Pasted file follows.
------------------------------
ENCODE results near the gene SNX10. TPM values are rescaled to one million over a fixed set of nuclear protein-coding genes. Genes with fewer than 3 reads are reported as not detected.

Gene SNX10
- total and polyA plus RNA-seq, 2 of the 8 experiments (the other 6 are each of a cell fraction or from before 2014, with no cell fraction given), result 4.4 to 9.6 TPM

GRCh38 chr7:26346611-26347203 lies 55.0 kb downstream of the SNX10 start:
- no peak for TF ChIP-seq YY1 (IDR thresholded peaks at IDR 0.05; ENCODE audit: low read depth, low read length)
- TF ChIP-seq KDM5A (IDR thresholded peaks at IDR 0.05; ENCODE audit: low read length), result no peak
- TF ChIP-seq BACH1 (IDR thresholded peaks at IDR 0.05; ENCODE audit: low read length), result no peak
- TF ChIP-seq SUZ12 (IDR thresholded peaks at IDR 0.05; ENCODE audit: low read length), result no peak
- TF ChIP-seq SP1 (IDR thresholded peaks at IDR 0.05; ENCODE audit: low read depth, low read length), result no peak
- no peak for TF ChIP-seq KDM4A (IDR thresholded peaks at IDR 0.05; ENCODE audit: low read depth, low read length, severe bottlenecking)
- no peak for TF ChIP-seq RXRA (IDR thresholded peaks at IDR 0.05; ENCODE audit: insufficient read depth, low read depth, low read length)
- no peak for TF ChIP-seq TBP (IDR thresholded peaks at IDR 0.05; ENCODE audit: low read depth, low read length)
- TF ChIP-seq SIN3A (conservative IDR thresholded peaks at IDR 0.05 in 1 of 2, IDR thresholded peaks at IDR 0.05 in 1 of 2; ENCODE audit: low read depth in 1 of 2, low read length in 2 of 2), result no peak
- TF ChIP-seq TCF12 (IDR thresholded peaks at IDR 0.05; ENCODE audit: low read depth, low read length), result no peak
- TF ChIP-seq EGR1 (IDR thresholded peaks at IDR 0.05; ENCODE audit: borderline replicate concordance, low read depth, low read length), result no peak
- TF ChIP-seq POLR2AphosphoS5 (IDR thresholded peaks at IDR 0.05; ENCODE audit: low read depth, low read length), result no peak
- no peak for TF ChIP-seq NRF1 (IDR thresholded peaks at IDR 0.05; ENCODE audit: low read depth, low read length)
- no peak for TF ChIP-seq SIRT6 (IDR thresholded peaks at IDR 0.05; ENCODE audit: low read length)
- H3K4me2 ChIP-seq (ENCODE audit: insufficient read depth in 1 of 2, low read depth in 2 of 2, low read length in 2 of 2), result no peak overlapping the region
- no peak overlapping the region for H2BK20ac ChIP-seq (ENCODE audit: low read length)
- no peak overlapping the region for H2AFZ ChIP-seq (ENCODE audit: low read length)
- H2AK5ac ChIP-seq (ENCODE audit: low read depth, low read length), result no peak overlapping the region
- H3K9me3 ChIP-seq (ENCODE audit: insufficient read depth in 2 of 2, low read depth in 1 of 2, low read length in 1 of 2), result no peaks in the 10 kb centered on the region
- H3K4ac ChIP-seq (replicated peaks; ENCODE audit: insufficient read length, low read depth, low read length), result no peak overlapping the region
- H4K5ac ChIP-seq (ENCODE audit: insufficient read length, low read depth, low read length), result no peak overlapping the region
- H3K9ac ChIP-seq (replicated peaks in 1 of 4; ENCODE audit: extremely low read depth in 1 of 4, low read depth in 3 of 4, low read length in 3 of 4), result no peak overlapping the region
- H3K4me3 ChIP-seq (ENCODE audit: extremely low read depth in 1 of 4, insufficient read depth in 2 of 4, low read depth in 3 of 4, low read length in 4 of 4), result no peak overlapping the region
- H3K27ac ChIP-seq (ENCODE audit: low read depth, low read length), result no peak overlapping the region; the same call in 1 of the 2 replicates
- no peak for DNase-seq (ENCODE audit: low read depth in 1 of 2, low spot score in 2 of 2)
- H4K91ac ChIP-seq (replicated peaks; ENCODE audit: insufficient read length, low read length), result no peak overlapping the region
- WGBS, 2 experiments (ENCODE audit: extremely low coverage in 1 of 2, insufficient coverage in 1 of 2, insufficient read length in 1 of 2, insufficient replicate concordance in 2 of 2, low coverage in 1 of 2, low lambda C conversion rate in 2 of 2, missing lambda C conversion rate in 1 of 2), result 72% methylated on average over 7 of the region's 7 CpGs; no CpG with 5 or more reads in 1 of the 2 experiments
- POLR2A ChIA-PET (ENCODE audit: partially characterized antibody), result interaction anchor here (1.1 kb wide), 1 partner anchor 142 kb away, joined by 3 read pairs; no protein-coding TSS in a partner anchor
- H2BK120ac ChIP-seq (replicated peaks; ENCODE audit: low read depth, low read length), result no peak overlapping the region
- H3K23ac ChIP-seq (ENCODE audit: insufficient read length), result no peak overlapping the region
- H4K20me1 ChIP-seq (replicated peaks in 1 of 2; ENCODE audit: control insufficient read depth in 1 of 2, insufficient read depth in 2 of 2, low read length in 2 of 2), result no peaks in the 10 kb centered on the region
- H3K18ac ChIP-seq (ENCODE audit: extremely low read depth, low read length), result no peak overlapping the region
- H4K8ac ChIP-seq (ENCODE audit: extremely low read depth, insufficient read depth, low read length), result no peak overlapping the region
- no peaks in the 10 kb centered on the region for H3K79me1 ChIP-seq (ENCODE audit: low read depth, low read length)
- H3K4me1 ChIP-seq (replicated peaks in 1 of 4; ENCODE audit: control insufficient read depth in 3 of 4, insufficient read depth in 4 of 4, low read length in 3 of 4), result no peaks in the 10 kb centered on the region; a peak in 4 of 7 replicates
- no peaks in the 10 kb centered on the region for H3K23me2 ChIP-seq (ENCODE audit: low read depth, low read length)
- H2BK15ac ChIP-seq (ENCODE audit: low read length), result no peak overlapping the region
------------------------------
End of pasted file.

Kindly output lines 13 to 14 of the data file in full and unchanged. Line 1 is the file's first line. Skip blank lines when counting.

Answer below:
- TF ChIP-seq SIN3A (conservative IDR thresholded peaks at IDR 0.05 in 1 of 2, IDR thresholded peaks at IDR 0.05 in 1 of 2; ENCODE audit: low read depth in 1 of 2, low read length in 2 of 2), result no peak
- TF ChIP-seq TCF12 (IDR thresholded peaks at IDR 0.05; ENCODE audit: low read depth, low read length), result no peak